Becoming a Volunteer Firefighter Can Offer Valuable Experience

Gaining experience as a volunteer firefighter can help set you up for success in advance and make you better for the future.


For those of you that have been thinking about taking a volunteer/reserve/auxiliary firefighter test with the hopes of getting experience and exposure to help get you a full-time firefighter position, please read this information carefully - you just might benefit from it. A while ago, I had the...


To access the remainder of this piece of premium content, you must be registered with Firehouse. Already have an account? Login

Register in seconds by connecting with your preferred Social Network.

OR

Complete the registration form.

Required
Required
Required
Required
Required
Required
Required
Required
Required
Required

Sixth, not following directions. Our letter said to not park on the training tower grounds and to park on the city streets. Imagine the look on my face when I see a candidate parking his car on the back apron of the station, right where the engine would have to drive through to get back into the station. I walked up to him and asked him if I could help him. He said yes, he's here for his test. I asked him what time his test was. He said 10 minutes ago (strike one). I then asked if he had read the letter. No (strike two). I then asked him why he parked his car where he did. He said "what's the big deal." (strike three - thank you for playing, Johnny tell him what he could have won...).

While I didn't have the opportunity to sit on the oral boards this time, I did sit on them the last time we did them and I bet the candidates were not much different this time around. While I'm on the subject, let me comment on the ones last time that shined:

  1. Treated it like a real full-time firefighter interview (wore a suit - many did not).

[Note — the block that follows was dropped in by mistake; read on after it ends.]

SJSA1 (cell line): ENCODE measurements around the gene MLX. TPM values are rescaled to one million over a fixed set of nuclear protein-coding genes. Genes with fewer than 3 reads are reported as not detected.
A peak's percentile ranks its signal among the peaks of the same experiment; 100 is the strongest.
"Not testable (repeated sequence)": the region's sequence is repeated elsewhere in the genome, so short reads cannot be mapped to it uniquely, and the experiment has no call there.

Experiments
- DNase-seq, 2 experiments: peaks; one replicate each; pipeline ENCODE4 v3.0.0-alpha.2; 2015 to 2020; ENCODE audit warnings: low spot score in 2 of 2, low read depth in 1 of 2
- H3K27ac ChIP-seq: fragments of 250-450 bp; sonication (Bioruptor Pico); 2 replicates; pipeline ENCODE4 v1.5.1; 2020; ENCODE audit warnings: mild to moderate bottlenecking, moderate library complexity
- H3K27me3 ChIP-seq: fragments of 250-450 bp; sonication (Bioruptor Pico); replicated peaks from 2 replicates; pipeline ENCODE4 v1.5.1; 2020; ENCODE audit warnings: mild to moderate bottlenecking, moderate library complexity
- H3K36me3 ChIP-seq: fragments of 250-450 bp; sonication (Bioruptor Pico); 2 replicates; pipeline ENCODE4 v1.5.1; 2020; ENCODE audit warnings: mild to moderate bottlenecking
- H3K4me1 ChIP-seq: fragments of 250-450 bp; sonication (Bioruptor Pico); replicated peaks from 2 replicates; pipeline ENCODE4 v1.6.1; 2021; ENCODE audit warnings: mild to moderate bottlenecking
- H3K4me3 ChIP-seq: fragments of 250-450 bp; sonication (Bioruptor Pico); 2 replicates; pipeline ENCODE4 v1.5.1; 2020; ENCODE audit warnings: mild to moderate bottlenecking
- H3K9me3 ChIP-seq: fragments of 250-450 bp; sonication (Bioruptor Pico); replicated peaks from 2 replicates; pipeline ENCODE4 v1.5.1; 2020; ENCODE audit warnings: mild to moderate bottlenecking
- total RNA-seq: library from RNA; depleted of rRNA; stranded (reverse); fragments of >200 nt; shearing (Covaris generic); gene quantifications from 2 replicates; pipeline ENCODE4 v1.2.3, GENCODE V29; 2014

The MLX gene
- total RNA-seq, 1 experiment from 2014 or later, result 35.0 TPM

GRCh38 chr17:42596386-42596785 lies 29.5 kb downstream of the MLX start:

2. Had actually researched the position they were aspiring to (you'd be surprised how many did not know what the duties or expectations of the position were). Remember that you will probably be asked questions that can expand (or contract) on that knowledge.
  3. Had actually researched the department they aspired to work for (paid or volunteer).
  4. Had arrived on time, well in advance.
  5. Had treated everyone, including the secretaries that checked them in, with respect, warmth, sincerity, and enthusiasm.
  6. Had actually prepared for the questions they might receive (volunteer questions are typically not any different than paid questions).
  7. Had actually taken tests before (this was probably not their first test). How do you find out your weaknesses relating to testing unless you start testing? Don't hold back until your dream department tests to start testing and expect to do good enough to get hired. Think of it this way - how many high school ball players go straight to the major leagues? Very few. And of those very few, how many are success stories or hall of famers? Even fewer. The best ball players have taken the time to hone their craft, practice their part, and learned how to "play the game." Yes, it is a game - whether you believe it or not. Those that learn how to play the game might not be the best firefighters in the eyes of their competition, but they were the best in the eyes of the oral panel or the department they were testing for.

That's about all I can think of. The moral of the story? Treat every interview and phase of the volunteer/reserve/auxiliary/cadet hiring process as you would a full-time paid position. Also, remember that good, bad or indifferent - this is a weeding out process. This is not "t-ball" where everybody gets to play. Just because you want to be a firefighter doesn't mean you'll ever be able to pass all phases of the process or ever be successful. The more you set yourself up for success in advance, the better you will be in the future.

Learn from Battalion Chief Prziborowski Live: Battalion Chief Prziborowski will be presenting "How to Smoke the Emergency Simulation Portion of the Promotional Assessment Center!" and "What's Keeping you From Getting Promoted?" at Firehouse Central in Las Vegas, Oct. 13 - 17, 2008.


STEVE PRZIBOROWSKI, a Firehouse.com Contributing Editor, is a battalion chief for the Santa Clara County, CA, Fire Department. Steve is an instructor with the Chabot College Fire Technology Program in Hayward, CA, where he publishes a free monthly newsletter, "The Chabot College Fire & EMS News", that is geared toward better preparing the future firefighter for a career in the fire service and the current firefighter for promotion. He is an Executive Board member for the Northern California Training Officers Association, where he is a past president. To read Steve's complete biography and view his archived articles, click here. You can reach Steve by e-mail at sprziborowski@aol.com.